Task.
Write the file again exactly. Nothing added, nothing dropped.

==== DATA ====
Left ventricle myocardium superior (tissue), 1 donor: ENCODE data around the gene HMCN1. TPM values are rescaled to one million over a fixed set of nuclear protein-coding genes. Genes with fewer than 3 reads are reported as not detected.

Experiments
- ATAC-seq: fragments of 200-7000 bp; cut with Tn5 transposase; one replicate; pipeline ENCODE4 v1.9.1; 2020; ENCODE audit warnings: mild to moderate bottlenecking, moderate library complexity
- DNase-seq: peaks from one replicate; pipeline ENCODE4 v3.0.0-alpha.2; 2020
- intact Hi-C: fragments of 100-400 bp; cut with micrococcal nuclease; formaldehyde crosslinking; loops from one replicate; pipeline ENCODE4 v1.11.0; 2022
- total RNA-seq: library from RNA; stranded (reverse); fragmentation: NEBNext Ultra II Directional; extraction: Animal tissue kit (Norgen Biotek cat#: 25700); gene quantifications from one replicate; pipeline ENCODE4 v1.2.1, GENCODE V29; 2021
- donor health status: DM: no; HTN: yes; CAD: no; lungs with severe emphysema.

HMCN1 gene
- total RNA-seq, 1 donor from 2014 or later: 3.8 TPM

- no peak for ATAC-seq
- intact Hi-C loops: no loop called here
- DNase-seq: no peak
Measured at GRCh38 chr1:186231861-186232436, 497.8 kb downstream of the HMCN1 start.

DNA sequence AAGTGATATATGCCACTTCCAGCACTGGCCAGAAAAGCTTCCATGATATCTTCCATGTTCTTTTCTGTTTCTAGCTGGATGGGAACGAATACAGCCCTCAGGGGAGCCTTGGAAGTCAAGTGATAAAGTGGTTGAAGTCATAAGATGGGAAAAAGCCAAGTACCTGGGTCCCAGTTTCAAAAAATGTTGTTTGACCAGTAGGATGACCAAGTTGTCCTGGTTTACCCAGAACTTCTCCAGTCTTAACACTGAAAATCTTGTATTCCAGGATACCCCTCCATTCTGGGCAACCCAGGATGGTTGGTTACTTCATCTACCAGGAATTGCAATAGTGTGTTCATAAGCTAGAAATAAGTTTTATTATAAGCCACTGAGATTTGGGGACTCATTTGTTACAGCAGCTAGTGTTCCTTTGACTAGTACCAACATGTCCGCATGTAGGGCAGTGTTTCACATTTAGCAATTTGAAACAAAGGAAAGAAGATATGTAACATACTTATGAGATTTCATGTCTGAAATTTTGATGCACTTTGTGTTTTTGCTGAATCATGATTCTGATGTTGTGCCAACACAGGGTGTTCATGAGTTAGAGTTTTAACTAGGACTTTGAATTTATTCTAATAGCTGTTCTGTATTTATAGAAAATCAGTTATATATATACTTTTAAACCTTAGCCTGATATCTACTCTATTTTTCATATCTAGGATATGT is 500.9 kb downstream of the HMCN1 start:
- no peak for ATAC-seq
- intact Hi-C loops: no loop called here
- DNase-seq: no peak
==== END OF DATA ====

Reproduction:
Left ventricle myocardium superior (tissue), 1 donor: ENCODE data around the gene HMCN1. TPM values are rescaled to one million over a fixed set of nuclear protein-coding genes. Genes with fewer than 3 reads are reported as not detected.

Experiments
- ATAC-seq: fragments of 200-7000 bp; cut with Tn5 transposase; one replicate; pipeline ENCODE4 v1.9.1; 2020; ENCODE audit warnings: mild to moderate bottlenecking, moderate library complexity
- DNase-seq: peaks from one replicate; pipeline ENCODE4 v3.0.0-alpha.2; 2020
- intact Hi-C: fragments of 100-400 bp; cut with micrococcal nuclease; formaldehyde crosslinking; loops from one replicate; pipeline ENCODE4 v1.11.0; 2022
- total RNA-seq: library from RNA; stranded (reverse); fragmentation: NEBNext Ultra II Directional; extraction: Animal tissue kit (Norgen Biotek cat#: 25700); gene quantifications from one replicate; pipeline ENCODE4 v1.2.1, GENCODE V29; 2021
- donor health status: DM: no; HTN: yes; CAD: no; lungs with severe emphysema.

HMCN1 gene
- total RNA-seq, 1 donor from 2014 or later: 3.8 TPM

- no peak for ATAC-seq
- intact Hi-C loops: no loop called here
- DNase-seq: no peak
Measured at GRCh38 chr1:186231861-186232436, 497.8 kb downstream of the HMCN1 start.

DNA sequence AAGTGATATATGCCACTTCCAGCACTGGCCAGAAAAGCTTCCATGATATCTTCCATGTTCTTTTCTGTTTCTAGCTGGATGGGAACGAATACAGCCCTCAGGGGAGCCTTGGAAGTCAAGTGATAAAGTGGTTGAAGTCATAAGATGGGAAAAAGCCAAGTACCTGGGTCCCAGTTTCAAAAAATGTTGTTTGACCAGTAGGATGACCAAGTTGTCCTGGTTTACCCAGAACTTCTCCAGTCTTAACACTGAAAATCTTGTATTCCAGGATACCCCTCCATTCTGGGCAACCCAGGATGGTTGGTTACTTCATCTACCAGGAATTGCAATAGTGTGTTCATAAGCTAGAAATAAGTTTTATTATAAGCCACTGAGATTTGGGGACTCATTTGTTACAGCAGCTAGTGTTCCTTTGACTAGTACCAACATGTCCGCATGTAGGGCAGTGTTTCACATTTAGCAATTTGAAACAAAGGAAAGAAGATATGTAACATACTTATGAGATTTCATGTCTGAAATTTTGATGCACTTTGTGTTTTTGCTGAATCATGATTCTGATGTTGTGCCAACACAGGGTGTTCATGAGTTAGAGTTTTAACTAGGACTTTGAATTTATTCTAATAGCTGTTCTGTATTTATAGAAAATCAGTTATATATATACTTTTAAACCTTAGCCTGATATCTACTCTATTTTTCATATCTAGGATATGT is 500.9 kb downstream of the HMCN1 start:
- no peak for ATAC-seq
- intact Hi-C loops: no loop called here
- DNase-seq: no peak